How to Be a Better Public Speaker

LecternHow to Change the World has an informative post that provides tips on how to be a better public speaker. The tips are compiled by the author’s friend, who is a professional singer. The post points out that public speaking is a performance art that is not substantively different from singing.

My favorite tips are

Bite your tongue. If your mouth gets dry in the middle of your presentation, try gently biting your tongue. Opera singers use this all the time to release saliva which moistens your mouth.

Use your eyes all the time. Hand gestures, pacing around the platform can all be useful tools in presentation, but the eyes…ah, the eyes have it! If you can’t engage people with your eyes you will eventually lose your audience’s attention. Your eyes always tell people whether or not you believe in what you’re saying! Scan the room, select a person to make a point to, and look right at them. It’s a little intimidating for them, but it keeps you focused on the individuals who make up your audience. Keep moving to new people—right, left, middle—it works! If all else fails, look at each person as though you’ve loved him or her all your life—like mom, or your child.

Get quiet. If you really want to get people’s attention, get quiet suddenly. It will scare the sound guy to death, but I guarantee the audience will pay attention. Singers use this trick all the time. That’s the “you could hear a pin drop” effect. Believe me, that’s what sells your talk!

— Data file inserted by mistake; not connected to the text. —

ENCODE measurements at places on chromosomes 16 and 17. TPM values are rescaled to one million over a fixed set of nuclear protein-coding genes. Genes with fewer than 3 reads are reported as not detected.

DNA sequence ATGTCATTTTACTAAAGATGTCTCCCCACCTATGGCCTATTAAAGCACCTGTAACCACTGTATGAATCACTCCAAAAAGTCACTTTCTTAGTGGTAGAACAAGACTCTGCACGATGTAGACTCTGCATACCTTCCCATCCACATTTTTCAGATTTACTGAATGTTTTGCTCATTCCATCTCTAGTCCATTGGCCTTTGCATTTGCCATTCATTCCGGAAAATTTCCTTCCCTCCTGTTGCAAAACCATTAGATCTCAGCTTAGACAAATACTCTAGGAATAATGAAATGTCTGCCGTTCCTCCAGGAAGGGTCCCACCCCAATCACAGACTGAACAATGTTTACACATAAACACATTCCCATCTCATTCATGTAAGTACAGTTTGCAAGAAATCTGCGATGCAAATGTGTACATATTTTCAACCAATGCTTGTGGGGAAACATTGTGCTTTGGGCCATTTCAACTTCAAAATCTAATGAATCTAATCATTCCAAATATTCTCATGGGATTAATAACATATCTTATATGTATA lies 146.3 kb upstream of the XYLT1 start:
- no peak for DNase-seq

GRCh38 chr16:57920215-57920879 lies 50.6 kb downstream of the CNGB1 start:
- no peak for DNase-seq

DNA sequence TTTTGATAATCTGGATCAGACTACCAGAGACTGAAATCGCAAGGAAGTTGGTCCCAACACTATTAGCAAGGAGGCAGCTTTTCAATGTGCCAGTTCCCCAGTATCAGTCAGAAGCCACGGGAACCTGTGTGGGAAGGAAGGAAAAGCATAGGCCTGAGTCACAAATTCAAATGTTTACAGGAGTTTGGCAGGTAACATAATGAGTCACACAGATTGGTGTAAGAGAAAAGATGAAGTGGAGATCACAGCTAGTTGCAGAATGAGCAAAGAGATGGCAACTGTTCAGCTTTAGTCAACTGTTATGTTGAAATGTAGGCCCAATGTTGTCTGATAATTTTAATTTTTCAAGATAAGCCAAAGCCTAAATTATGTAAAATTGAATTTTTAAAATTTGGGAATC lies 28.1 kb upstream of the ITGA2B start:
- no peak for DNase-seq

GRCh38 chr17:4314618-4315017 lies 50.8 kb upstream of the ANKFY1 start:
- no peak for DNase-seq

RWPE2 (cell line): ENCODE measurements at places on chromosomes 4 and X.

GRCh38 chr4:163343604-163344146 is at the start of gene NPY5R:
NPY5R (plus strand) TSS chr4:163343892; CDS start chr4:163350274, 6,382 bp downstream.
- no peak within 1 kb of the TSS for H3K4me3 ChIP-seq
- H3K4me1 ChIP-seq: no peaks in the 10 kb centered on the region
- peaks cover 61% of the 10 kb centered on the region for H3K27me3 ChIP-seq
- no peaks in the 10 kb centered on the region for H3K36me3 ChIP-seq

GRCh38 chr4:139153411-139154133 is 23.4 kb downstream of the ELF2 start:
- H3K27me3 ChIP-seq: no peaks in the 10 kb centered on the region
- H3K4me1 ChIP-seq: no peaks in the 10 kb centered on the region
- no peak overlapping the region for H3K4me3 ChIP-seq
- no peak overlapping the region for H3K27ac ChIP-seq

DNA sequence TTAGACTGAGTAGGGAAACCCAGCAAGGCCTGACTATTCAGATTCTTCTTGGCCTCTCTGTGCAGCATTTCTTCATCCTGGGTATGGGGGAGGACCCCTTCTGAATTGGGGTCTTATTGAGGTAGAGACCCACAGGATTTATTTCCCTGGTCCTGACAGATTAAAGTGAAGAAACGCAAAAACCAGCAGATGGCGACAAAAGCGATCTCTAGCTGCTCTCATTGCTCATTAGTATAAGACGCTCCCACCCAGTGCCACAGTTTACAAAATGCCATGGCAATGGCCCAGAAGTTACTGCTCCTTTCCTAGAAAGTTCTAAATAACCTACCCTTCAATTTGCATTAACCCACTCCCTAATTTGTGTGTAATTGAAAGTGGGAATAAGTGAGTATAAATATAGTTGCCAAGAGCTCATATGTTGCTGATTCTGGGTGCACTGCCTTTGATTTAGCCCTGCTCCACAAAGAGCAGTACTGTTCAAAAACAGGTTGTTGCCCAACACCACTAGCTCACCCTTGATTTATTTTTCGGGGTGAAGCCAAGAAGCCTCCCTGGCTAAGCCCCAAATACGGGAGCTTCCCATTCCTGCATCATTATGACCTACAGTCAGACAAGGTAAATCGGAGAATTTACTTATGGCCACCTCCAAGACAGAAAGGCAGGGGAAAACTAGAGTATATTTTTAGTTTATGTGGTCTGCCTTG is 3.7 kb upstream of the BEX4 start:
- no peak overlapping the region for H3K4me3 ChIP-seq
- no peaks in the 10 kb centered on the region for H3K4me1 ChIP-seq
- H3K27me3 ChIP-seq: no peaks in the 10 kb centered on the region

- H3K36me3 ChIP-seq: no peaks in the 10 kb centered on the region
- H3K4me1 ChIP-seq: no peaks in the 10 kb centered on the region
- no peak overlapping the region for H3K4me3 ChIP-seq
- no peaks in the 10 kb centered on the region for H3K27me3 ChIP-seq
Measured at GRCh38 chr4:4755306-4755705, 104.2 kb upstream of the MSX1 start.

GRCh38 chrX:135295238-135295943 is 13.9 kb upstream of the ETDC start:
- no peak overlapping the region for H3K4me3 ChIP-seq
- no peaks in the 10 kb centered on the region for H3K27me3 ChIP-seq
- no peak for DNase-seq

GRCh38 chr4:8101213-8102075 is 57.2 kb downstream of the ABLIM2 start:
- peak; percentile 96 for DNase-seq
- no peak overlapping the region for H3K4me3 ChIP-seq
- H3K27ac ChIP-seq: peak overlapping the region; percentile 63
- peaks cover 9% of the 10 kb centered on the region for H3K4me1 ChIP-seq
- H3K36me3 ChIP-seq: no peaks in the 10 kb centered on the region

I already use the Get Quiet tip. I have found this very effective. I love the tip about biting my tongue. I don’t look forward to doing it, however, I often get dry mouth while speaking for an extended period of time. Thus, I am thrilled to find this tip.

Using my eyes more effectively is something that I really need to work on.

Jump over and read the entire post. I am sure that you will find something that will help you become a better public speaker.

3 thoughts on “How to Be a Better Public Speaker

  1. Glad to see you offering some thoughts on dry mouth since that affects many in the public speaking realm. Allow me to suggest one twist: The tongue is vital to articulation. Biting it even gently (especially repeatedly) might cause pain and affect your speech. The alternative is to gently bite the inside of your cheek. The same result with less possibility for damage. Of course, having a glass of water handy is also a must for any speaker.

    Ed Barks
    Author of “The Truth About Public Speaking:
    The Three Keys to Great Presentations”

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